As life is political, kitchens, theaters, closets and even secretaries’ desks can be arenas for international politics.
A second place women’s voices and issues should be included in discussions surrounding international relations is that the continuum of violence inherently harms women in peace and war times.
The theory of a continuum of violence refers to the prevalence of sexual and gender violence in the phases of conflict, specifically looking at the linearity of their existence pre-war, during war, and post-war. Historically, the idea of a continuum of violence against women has been dismissed or underreported due to scholars paying little attention to the ways violence against women connects these phases. With this theory, scholars can connect violence that persists throughout pre-conflict, conflict, peacemaking, and reconstruction periods.
This argument for the continuum of violence is perhaps best made in Cynthia Cockburn, who states, “These gender relations [violence during the different phases] are like a linking thread, a kind of fuse, along which violence runs.” And, each of the phases has different ways that violence is represented. For Cockburn, the three phenomena that enable the continuum of violence are economic distress, militarization, and divisive shifts in ideology.
Before wars begin, violence already exists through depressed wages and high unemployment rates that destabilize relations in the family; through marital rape and domestic abuse, through systematic inequalities that do not allow women to gain independence, and through the militarization of society that is reliant on the compliance and engagement of women. Part of the argument for the existence of the continuum of more targeted and specific violence against women during war is that it builds off of an existing structure. By viewing violence against women in a continuum, scholars are also connecting how hegemonic masculinity punishes and controls anything deemed non-masculine for the sake of upholding set power dynamics in their societies, in their battalions, and their prison systems.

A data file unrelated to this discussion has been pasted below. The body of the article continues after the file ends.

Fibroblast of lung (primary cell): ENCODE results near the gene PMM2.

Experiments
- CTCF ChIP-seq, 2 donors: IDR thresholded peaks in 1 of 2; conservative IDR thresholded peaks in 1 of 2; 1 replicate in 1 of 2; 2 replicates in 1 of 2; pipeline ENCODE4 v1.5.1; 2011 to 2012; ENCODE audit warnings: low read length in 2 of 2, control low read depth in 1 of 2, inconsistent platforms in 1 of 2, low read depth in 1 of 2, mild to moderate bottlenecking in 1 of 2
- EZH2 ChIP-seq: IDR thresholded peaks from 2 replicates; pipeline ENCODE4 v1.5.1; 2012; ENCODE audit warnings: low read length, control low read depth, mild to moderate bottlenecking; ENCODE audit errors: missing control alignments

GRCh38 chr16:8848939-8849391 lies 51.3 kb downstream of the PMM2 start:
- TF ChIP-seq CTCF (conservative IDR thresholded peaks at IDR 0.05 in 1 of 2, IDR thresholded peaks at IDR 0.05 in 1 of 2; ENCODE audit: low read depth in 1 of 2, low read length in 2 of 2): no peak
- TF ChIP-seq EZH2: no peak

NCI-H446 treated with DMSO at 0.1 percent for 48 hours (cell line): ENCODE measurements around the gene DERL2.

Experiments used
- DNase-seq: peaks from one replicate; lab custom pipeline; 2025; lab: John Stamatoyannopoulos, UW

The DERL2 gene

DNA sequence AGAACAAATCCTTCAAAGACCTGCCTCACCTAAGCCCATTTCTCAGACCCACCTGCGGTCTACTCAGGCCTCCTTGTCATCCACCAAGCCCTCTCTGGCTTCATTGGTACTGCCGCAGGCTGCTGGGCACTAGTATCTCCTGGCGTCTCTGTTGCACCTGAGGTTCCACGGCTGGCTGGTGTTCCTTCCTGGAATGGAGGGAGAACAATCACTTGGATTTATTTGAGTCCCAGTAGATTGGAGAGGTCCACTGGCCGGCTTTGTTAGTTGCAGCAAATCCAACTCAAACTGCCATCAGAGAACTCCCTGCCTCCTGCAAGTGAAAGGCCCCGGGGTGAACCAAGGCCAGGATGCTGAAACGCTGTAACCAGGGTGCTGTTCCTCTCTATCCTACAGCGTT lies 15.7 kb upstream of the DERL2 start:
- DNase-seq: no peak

During war is when the continuum is most tangible. It is here when mass rape, military sexual slavery, forced prostitution, and forced pregnancies all occur. It is also here that women are forced to offer sex for survival or exchange for food, shelter, or “protection”. But, there is no dignity when a woman is forced to choose rape as a means of survival. While wartime rape is neither universal nor inevitable, it is one of the most salient subjections of humiliation and conquering in war. Catharine A. MacKinnon writes this because “rape is human code for domination” and its impact is that the victim’s identification with their community can be destroyed. MacKinnon explains further, “[As] sex is relational, sexual atrocities destroy relationships. Perhaps in part because it is seen and felt to destroy one’s humanity and relational place in community indelibly and irreparably.” To destroy a community, you start with the women. And this is how violence against women in wartime is justified and maintained. It is also how violence against women continues post-war. Rape creates community vulnerability which restarts the continuum.